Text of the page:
For a decade we’ve partnered with the Public International Law & Policy Group (PILPG), a Nobel Prize-nominated nonprofit that provides legal counseling to developing states locked in conflict. One of our associates is now based in Istanbul, Turkey, and serving as PILPG’s Chief of Party for Syria. We are also working with the International Bar Association to combat human trafficking, reviewing related laws and protocols in more than 90 countries. This work earned a spot on the National Law Journal’s "Pro Bono Hotlist."
Some of the most gratifying work in our pro bono practice involves representing individuals with little to no legal resources. Because we encourage our lawyers to seek out projects of personal importance, our work is remarkably diverse. We represent victims of domestic violence, fight negligent landlords, help artists market their works and gain U.S. asylum for victims of persecution. We’re proud of our long-standing relationships with community legal services associations such as the Legal Aid Foundation of Los Angeles, the Justice & Diversity Center of San Francisco, the Legal Aid Society of New York and the D.C. Bar Pro Bono Program.
Our Appellate & Supreme Court Practice group has a long tradition of pro bono service. The group’s leader, Josh Rosenkranz, was the Founding President and CEO of the Brennan Center for Justice at New York University School of Law and also founded New York City’s Office of the Appellate Defender. Many other members of the team have held public service roles as well.
Our team has argued and briefed pro bono cases at the U.S. Supreme Court, including 2015 case U.S. v. June that is making it easier for victims of government misconduct to bring tort claims. We’ve won appeals in criminal cases that have preserved rights for the accused and advocated for gender equality, marriage equality and veteran rights.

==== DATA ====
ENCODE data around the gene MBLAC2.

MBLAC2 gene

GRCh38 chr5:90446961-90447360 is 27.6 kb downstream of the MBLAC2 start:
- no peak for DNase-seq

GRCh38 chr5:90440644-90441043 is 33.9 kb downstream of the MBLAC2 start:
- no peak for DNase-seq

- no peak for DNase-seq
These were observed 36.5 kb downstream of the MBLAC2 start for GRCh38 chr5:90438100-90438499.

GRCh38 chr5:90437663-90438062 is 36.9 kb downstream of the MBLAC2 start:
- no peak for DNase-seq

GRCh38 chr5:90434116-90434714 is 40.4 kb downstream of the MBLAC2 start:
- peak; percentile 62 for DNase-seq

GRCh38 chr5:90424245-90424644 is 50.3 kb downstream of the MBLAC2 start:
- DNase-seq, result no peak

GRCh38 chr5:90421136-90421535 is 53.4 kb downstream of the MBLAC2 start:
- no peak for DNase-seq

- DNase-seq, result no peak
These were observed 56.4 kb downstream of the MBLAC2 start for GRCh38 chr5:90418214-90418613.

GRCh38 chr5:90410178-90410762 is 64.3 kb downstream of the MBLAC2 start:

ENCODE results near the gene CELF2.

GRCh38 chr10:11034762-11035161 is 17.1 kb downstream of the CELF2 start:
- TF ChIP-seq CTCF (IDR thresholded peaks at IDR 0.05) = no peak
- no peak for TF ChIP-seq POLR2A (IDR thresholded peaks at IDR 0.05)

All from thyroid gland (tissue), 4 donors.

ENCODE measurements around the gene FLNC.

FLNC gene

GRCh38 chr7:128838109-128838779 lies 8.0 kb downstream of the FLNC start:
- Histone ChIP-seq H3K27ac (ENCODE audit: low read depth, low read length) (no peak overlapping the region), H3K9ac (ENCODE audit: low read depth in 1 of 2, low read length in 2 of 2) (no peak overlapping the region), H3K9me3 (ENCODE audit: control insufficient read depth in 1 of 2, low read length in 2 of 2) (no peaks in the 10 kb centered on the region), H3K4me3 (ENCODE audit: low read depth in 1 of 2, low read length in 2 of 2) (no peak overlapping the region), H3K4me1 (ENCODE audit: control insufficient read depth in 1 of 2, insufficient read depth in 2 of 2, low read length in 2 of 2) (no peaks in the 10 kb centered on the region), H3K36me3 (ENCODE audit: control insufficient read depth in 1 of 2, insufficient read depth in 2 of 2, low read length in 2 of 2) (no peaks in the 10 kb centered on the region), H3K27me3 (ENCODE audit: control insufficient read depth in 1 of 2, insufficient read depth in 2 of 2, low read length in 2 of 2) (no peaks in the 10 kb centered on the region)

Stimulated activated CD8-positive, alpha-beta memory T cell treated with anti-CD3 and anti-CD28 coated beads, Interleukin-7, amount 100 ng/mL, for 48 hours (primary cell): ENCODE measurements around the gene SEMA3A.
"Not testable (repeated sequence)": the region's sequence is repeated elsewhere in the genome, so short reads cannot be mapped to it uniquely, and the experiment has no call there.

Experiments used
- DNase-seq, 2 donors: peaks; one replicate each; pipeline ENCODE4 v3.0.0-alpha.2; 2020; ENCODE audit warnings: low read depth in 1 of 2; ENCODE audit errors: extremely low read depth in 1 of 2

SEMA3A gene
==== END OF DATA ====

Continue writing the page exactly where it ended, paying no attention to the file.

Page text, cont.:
In a case argued by one of our associates before the Sixth Circuit, we represented three antiwar activists (including 85-year-old nun Sister Mary Rice) who were serving multiyear prison terms for their roles in an antiwar protest at a nuclear facility in Tennessee. The Department of Justice’s prosecution raised important questions about the scope of the Sabotage Act, a century-old statute that prohibits interference with war efforts by the U.S. government. Our team persuaded the appeals court that the prosecution was deeply flawed and that our clients’ antiwar protest fell far outside the scope of the Sabotage Act. The case was covered by the New Yorker, NPR and many other media outlets. The New York Times hailed the win as a "legal first," noting that "a gifted legal team, working pro bono, had seemingly materialized out of thin air to right the government’s sabotage charge."
We’ve won important rulings for death row inmates who had not received fair trials, and we’ve pursued constitutional challenges that have shaped federal criminal law. Representing the Habeas Corpus Resource Center and the Office of the Federal Public Defender for the District of Arizona, we won a ruling that impacts death row inmates nationwide by blocking a Department of Justice rule that would have limited federal review of state death sentence convictions.